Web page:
It would have to turn away 2,630 individuals from substance-abuse-treatment programs offered by 23 service providers. Another 570 troubled clients would be cut free from treatment programs if county contracts with up to 15 providers are trimmed.
"We have no rabbit to pull out of the hat at this time," said Pat Fleming, the county's director of behavioral health services. "We have no other recourse at this point but to get this [information] out there. We have a meeting Friday with providers to lay it out for them. We have to give them time to downsize their programs."
Crafted by Councilman Sam Granato, a Democrat, the letter noted that cutting these treatment programs would end up costing taxpayers more money in the long run because the individuals deprived of services often end up in more expensive criminal-justice proceedings.
"As local elected officials with statutory responsibility for the health and well-being of the residents of the county, we urge you to take action this summer so we can have a plan for coverage in place on Jan. 1," the letter to legislators said.
If lawmakers don't act, Mayor Ben McAdams said, "real people with real behavioral and mental-health issues will be cut from services. … There will be deep cuts. The public needs to be aware."
Rejecting Medicaid expansion will have a major impact on county jail inmates, said county health policy planner Jeannie Edens. While only 20 percent have health insurance now, Medicaid expansion would cover 87 percent of their post-release treatment.
That therapy is vital, said county District Attorney Sim Gill, to advancing ongoing efforts by the criminal justice system to reduce the number of released inmates who are sent back to jail for new offenses. Eliminate it and recidivism will go up.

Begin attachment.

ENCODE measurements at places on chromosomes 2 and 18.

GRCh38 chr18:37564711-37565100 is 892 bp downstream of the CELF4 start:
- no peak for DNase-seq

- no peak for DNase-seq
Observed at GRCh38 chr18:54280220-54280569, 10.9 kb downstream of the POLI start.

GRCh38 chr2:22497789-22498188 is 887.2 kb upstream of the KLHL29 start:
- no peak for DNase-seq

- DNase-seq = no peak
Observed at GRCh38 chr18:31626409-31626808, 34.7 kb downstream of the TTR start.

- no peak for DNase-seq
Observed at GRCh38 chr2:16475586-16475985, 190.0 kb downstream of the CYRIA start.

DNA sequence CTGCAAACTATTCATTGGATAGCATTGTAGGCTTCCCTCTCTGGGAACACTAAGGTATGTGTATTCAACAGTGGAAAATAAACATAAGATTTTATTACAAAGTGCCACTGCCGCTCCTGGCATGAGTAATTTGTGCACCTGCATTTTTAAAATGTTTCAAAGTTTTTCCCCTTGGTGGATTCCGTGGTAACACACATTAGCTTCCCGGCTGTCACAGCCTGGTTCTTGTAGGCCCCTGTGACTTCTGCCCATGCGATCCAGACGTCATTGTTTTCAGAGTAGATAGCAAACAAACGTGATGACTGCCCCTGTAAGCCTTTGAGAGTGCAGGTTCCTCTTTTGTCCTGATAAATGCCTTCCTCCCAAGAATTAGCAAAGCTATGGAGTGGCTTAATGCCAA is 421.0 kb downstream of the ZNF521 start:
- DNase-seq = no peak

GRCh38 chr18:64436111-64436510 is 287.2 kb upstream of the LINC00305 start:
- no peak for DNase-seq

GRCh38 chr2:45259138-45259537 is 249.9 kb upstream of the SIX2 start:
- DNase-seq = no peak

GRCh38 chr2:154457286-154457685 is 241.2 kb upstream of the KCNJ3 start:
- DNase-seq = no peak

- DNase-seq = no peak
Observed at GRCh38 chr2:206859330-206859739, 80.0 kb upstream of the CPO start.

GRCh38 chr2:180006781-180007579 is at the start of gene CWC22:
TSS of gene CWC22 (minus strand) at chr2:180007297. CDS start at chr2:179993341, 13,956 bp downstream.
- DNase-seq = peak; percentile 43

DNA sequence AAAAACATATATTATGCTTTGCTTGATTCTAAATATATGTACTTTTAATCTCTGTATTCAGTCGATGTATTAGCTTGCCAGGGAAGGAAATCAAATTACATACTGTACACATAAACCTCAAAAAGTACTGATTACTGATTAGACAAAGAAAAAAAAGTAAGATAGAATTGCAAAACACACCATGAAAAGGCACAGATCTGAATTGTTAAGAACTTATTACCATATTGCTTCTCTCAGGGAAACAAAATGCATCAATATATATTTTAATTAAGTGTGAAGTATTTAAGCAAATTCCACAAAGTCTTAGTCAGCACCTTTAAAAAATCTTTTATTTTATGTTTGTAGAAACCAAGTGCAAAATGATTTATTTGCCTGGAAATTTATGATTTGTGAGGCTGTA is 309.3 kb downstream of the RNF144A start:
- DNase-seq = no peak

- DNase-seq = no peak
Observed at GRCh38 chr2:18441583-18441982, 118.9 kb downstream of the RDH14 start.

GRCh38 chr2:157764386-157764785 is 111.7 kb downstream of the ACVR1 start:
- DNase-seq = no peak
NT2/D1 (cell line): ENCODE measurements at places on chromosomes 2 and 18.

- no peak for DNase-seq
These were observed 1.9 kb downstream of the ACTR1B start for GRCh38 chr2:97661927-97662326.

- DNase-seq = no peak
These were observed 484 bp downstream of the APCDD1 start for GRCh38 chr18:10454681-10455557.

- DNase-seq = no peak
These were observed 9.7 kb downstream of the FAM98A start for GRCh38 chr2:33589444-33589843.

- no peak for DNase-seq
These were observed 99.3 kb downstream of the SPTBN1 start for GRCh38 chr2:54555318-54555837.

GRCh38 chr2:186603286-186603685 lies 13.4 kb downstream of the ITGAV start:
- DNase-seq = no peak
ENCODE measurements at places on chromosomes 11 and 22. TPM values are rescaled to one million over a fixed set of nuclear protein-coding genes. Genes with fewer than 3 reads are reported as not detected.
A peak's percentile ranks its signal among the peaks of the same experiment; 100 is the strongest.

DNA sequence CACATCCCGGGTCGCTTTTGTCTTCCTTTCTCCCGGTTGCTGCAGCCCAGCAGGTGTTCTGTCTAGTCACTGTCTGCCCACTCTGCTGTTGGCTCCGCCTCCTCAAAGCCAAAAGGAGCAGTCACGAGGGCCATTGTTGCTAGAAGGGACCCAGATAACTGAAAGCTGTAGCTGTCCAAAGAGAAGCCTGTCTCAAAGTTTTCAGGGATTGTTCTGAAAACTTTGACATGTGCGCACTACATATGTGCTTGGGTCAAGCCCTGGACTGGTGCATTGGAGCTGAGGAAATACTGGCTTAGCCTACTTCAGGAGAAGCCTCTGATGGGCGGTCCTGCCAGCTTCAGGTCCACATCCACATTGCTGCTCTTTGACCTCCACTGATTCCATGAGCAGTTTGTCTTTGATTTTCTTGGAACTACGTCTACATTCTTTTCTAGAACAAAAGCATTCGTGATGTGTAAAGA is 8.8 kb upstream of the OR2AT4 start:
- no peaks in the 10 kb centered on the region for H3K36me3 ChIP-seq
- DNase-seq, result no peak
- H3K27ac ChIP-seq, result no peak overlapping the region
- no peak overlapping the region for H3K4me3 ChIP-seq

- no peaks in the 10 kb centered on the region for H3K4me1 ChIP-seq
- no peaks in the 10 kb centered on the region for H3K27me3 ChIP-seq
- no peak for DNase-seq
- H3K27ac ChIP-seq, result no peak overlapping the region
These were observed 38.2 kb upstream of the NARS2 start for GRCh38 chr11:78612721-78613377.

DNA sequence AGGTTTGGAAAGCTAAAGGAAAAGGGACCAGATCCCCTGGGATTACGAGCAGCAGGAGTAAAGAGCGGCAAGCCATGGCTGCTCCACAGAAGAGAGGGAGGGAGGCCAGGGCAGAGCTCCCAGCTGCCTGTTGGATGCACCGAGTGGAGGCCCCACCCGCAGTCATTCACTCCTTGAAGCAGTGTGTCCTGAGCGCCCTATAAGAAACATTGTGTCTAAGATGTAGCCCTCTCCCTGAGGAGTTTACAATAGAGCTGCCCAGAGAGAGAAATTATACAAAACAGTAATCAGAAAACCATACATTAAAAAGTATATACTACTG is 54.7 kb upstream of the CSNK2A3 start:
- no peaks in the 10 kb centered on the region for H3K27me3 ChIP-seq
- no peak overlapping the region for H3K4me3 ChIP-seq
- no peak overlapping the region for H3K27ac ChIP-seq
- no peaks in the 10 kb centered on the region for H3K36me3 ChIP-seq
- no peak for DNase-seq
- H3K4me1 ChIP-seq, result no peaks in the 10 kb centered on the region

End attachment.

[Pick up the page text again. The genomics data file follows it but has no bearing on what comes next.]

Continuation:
"Those are costs we are paying over and over again," he said. "It's a recipe for bad government when we spend money in that fashion."
Council Chairman Michael Jensen said he believed Herbert's proposal, which is still under federal review, was a "thoughtful, balanced compromise" that legislators should embrace.
"When we say to 3,200 folks 'you're not getting treatment, we're not going to help you be part of society,'" Jensen said, "it's not a stretch for anybody to look at the human side of it and say 'this is a toll we're not willing to take.'"
Word that Jon Huntsman Sr. is interested in buying The Salt Lake Tribune prompted Salt Lake County Councilman Jim Bradley to withdraw his proposal for the council to ask the U.S. Justice Department to investigate the paper's financial plight.
"That is very good news. We wouldn't want action on our part to delay that," Bradley said of the philanthropist/industrialist's expressed interest in the paper. "We would encourage Mr. Huntsman to follow through. Two papers are important."
Joan O'Brien, who is helping lead an effort by former Tribune employees to get the Justice Department to reverse a business deal that cost the Tribune half its revenues, said she would still like the council's backing.
"I would love to see the letter come back before the council so you can express your concern about the agreement that spells doom for the paper," she said.
O'Brien was referring to a deal last fall between The Tribune's owner, a New York City-based hedge fund, and the Deseret News. In exchange for a large but undisclosed amount of cash, the hedge fund gave the LDS Church-owned News the Tribune's share of their printing press and 50 percent of the Tribune's revenue from print advertising and circulation.